Everywhere? Some Swiss cities have lots of cyclists.
To be honest, I've only seen a couple of Swiss cities that have such
trolleybuses, but they are hilly, and thus not much fun to cycle in.
I don't think that lakeside Lucerne is particularly hilly?
https://www.flickr.com/photos/recliner/sets/72157655400441705
Never been there but Geneva and Lausanne are both hilly (the latter
having a specialty railway from the shore to the town centre).
Either way, the cyclists in europe seem to cope with bendy buses without a
problem. Its only the cyclists in this country who were determined to see them
banned despite them being a godsend for the disabled and parents with buggies.
Tells you all you need to know about a lot of the self righteous snowflakes on
bikes we have here.
--
Spud
Richard
2017-01-26 20:25:25 UTC
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Post by s***@potato.field
On Thu, 26 Jan 2017 09:30:32 +0000
Post by Roland Perry
In message
mber.org>, at 09:08:01 on Thu, 26 Jan 2017, Recliner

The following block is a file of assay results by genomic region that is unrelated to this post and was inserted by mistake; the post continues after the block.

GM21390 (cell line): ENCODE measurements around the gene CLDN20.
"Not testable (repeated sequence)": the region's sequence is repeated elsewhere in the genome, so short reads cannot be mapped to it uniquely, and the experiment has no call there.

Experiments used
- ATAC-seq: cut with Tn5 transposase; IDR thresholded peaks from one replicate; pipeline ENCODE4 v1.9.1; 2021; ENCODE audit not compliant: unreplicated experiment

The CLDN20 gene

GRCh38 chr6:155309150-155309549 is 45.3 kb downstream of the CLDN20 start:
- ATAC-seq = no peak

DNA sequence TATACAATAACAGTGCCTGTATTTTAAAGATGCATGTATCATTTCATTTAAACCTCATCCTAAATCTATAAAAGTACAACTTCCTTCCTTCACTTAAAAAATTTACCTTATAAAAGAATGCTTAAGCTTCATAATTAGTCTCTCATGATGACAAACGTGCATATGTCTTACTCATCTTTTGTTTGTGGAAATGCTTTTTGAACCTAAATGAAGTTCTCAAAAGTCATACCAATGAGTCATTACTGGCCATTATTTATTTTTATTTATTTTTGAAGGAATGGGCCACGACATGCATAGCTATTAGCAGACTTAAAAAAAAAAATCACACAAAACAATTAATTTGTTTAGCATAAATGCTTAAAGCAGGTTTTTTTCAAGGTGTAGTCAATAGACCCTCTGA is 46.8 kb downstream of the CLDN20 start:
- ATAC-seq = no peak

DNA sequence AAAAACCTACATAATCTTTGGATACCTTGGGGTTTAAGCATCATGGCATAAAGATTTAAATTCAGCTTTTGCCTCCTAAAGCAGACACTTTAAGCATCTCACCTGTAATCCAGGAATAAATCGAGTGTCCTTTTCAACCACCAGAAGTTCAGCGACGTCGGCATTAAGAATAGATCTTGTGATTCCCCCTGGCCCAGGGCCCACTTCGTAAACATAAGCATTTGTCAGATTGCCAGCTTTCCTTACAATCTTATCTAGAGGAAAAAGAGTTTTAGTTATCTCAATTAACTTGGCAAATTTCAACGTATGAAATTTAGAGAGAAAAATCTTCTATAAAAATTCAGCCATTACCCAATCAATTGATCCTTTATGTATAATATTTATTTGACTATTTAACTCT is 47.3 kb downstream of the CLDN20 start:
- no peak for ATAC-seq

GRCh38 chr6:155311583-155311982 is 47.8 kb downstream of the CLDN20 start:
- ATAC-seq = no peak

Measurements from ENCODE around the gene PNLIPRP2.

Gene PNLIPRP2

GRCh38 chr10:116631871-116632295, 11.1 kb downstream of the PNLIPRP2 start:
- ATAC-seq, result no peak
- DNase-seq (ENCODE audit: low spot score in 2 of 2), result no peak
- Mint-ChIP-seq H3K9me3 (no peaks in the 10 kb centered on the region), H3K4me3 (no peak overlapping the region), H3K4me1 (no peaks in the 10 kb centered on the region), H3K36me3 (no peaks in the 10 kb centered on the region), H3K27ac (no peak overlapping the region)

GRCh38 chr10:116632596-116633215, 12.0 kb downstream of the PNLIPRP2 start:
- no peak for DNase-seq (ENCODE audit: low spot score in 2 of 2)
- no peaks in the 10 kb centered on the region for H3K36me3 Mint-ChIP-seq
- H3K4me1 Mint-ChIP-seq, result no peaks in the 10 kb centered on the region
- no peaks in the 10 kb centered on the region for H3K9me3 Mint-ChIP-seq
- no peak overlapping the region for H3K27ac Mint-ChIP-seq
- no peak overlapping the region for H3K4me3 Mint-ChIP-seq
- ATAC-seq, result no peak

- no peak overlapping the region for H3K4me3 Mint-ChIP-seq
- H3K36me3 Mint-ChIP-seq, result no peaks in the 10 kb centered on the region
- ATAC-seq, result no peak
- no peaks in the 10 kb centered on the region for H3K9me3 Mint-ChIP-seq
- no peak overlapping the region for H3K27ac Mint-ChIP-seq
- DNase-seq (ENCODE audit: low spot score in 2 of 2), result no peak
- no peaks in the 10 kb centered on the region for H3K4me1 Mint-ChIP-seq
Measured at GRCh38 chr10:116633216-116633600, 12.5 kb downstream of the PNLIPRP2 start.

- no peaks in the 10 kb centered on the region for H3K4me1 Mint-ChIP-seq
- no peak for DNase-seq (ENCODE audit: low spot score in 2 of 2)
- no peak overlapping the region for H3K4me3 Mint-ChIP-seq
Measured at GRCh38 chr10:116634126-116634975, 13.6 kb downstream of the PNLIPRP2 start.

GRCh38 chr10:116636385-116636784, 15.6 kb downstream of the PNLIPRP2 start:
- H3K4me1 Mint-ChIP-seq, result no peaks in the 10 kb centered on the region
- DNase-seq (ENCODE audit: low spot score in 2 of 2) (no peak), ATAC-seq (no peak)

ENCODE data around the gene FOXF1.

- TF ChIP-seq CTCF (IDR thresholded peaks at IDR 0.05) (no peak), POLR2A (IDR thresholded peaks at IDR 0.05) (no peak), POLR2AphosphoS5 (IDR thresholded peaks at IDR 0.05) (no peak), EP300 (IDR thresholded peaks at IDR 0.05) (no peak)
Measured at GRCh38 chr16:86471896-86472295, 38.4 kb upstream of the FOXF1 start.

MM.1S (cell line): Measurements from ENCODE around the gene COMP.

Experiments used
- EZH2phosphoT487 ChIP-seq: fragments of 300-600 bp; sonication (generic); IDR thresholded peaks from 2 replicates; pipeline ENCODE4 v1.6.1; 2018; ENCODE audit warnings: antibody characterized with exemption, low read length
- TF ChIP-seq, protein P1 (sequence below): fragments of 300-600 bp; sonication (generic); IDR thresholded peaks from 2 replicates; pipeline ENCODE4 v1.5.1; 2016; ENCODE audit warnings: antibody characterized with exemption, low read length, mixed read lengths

Post by Recliner
Post by Roland Perry
Post by r***@cix.compulink.co.uk
Post by Roland Perry
Post by r***@cix.compulink.co.uk
Double articulated trolleybuses have been in use in Switzerland for some
time. Dunno what sort of streets they use them on.
Ones with not huge amounts of other traffic, quite a lot of mopeds
buzzing around, and very few cyclists.
Everywhere? Some Swiss cities have lots of cyclists.
To be honest, I've only seen a couple of Swiss cities that have such
trolleybuses, but they are hilly, and thus not much fun to cycle in.
I don't think that lakeside Lucerne is particularly hilly?
https://www.flickr.com/photos/recliner/sets/72157655400441705
Never been there but Geneva and Lausanne are both hilly (the latter
having a specialty railway from the shore to the town centre).
Either way, the cyclists in europe seem to cope with bendy buses without a